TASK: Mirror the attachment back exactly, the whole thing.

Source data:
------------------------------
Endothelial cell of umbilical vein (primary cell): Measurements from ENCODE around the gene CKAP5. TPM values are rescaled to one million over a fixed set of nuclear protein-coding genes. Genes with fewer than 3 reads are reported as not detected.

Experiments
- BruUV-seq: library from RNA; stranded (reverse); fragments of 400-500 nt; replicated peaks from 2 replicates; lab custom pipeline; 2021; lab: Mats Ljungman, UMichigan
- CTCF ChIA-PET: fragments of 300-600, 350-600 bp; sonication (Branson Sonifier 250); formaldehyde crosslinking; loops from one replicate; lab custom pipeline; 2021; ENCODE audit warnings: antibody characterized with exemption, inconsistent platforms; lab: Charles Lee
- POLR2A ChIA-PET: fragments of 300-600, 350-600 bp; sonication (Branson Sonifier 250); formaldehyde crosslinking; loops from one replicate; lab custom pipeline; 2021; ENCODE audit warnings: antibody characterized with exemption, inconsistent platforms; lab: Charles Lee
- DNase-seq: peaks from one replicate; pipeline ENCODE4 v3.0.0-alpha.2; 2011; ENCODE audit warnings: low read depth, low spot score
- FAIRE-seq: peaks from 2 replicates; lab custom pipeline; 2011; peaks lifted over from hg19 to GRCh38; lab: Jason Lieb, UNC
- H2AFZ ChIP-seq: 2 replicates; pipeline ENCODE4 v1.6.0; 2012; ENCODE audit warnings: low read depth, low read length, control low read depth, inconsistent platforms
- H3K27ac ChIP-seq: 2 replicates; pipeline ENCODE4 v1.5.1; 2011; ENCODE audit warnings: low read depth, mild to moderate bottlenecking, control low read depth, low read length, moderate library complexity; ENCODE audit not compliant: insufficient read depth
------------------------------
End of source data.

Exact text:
Endothelial cell of umbilical vein (primary cell): Measurements from ENCODE around the gene CKAP5. TPM values are rescaled to one million over a fixed set of nuclear protein-coding genes. Genes with fewer than 3 reads are reported as not detected.

Experiments
- BruUV-seq: library from RNA; stranded (reverse); fragments of 400-500 nt; replicated peaks from 2 replicates; lab custom pipeline; 2021; lab: Mats Ljungman, UMichigan
- CTCF ChIA-PET: fragments of 300-600, 350-600 bp; sonication (Branson Sonifier 250); formaldehyde crosslinking; loops from one replicate; lab custom pipeline; 2021; ENCODE audit warnings: antibody characterized with exemption, inconsistent platforms; lab: Charles Lee
- POLR2A ChIA-PET: fragments of 300-600, 350-600 bp; sonication (Branson Sonifier 250); formaldehyde crosslinking; loops from one replicate; lab custom pipeline; 2021; ENCODE audit warnings: antibody characterized with exemption, inconsistent platforms; lab: Charles Lee
- DNase-seq: peaks from one replicate; pipeline ENCODE4 v3.0.0-alpha.2; 2011; ENCODE audit warnings: low read depth, low spot score
- FAIRE-seq: peaks from 2 replicates; lab custom pipeline; 2011; peaks lifted over from hg19 to GRCh38; lab: Jason Lieb, UNC
- H2AFZ ChIP-seq: 2 replicates; pipeline ENCODE4 v1.6.0; 2012; ENCODE audit warnings: low read depth, low read length, control low read depth, inconsistent platforms
- H3K27ac ChIP-seq: 2 replicates; pipeline ENCODE4 v1.5.1; 2011; ENCODE audit warnings: low read depth, mild to moderate bottlenecking, control low read depth, low read length, moderate library complexity; ENCODE audit not compliant: insufficient read depth